NEWS WATCH: ‘Who We Fight For’ Offers Cardiac Screenings at Merritt Island Health Club

WATCH: 'Who We Fight For' Offers Cardiac Screenings at Merritt Island Health Club

WWPF has screened over 100,000 people

Above video: “Who We Fight For” Heart Screening today at the Fitness Club Merritt Island from 3pm to 6pm. Sean Sima of “Who We Fight For” talks about the importance of getting young people tested for heart screening. Fitness Club Merritt Island Lou spoke with Denise’s owner about the inspiration for the event.

Above video: Steve Wilson of the Friday Night Locker Room chats with Shawn Sima of “Who We Play For” about recent heart screening legislation passed in Tallahassee.

BREVARD COUNTY, Fla. — In the latest episode of “Sit Down with Steve,” Steve Wilson from the Friday night locker room sits down with Sean Seema to talk about Tallahassee’s recent passing legislation related to cardiac screening.

Sima talks about an event that changed his life forever and now plays a big role in who we are fighting for.

Sean mentioned the importance of being aware of cardiac arrest, especially when we are young.

During the programming, Sima reviews the importance of learning CPR and how to use an AED device.

About “Who We Fight For”

The story of who we fight for begins on November 30, 2007, on the goal line of the Cocoa Beach High School football field, when Rafe Maccarone suffers a post-cardiac arrest (SCA) while warming up before practice ).

The next day, December 1, 2007, Rafe passed away from what we later learned was a condition called hypertrophic cardiomyopathy (HCM) that caused his cardiac arrest. The reality that a seemingly healthy, active 15-year-old boy who passed all his athletic physicals could die of a heart attack while playing his favorite sport shocked our community.

An even more shocking reality we face is that not only is Rafe’s condition detectable and actually the leading cause of SCA in sports, but several countries have long ago recognized youth SCA as a huge public health concerns and have screening programs in place to identify at-risk children before they enter the playground. Abroad, in countries such as Italy, these efforts have reduced the incidence of cardiac arrest by 89%.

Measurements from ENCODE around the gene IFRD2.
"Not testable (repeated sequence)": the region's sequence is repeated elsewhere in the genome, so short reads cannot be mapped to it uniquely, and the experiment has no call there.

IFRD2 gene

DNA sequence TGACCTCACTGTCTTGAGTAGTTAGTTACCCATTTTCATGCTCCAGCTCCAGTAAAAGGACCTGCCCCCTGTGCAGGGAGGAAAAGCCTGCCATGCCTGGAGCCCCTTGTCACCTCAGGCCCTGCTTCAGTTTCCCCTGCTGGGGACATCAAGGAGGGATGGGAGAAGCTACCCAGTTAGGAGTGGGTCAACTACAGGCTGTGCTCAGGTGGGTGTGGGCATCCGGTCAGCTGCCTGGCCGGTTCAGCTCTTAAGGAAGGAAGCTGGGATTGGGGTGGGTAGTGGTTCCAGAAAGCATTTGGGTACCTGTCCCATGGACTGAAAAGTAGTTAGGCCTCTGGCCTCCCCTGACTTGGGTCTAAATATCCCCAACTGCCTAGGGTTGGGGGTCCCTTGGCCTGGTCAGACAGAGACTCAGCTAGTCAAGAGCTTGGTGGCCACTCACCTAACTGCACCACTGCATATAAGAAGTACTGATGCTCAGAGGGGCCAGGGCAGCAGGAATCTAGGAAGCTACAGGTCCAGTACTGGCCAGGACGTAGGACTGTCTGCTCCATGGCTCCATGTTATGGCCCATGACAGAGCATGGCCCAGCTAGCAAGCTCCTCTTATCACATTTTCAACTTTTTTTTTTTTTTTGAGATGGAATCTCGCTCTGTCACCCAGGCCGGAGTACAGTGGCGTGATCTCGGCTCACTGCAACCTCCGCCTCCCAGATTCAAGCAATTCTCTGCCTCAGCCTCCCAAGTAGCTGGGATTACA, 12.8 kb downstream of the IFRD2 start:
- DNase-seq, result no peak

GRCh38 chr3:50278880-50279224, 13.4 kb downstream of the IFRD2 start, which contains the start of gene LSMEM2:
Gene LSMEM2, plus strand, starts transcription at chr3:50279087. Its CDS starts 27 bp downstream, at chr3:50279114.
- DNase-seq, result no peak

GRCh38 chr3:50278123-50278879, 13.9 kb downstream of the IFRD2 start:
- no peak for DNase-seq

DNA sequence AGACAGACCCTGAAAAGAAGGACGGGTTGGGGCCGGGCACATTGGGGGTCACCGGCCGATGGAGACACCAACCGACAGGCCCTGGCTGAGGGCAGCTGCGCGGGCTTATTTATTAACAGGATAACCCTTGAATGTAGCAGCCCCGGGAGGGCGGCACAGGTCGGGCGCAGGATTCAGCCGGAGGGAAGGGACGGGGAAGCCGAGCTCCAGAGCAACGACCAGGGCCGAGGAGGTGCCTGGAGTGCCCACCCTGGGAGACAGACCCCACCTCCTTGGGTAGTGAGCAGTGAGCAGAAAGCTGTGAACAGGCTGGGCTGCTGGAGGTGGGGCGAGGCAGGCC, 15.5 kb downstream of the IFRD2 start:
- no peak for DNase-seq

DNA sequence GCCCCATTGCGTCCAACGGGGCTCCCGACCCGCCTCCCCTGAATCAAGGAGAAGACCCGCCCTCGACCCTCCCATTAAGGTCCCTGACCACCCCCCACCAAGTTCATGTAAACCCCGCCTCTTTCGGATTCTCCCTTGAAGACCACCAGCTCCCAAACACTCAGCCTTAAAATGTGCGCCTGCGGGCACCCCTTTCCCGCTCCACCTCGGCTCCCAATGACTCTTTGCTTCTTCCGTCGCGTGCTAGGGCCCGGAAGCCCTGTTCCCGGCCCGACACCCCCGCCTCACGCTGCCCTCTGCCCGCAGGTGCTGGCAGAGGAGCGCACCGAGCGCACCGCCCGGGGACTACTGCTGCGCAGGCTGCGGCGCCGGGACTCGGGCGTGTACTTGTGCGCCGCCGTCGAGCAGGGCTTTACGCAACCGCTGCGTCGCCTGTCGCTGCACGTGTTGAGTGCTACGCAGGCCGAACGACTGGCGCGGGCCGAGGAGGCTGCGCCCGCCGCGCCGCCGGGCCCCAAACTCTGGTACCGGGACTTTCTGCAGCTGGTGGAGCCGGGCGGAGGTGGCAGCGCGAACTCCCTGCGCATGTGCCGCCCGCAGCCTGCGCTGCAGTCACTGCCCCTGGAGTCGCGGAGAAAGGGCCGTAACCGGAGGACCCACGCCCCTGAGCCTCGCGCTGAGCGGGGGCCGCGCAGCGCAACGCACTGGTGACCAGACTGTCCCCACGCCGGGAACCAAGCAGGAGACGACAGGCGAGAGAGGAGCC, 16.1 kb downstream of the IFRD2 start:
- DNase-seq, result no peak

This is a reality our community refuses to accept for our students, so in 2014 we established WWPF as a 501 c3 and began working with schools in Florida and 6 other states to provide affordable ECG screening. Our goal has always been to show the nation that it is not only imperative, but possible to provide affordable ECG screening to every child, regardless of their exercise level, socioeconomic status or geographic location.

To date, WWPF has screened more than 100,000 people in more than 300 communities in seven states. We have identified 76 people who required some level of medical intervention, including a heart transplant, and hundreds of other abnormalities that can now be monitored.

The soul of WWPF has always been to represent thousands of children each year, such as Rafe, who suffer cardiac arrest from detectable heart disease, and the community to seek solutions in the wake of these tragedies. Every community we’ve served and will serve in the future has been impacted by SCA in some way, and their stories help strengthen our mission to end preventable sudden cardiac death in adolescents.

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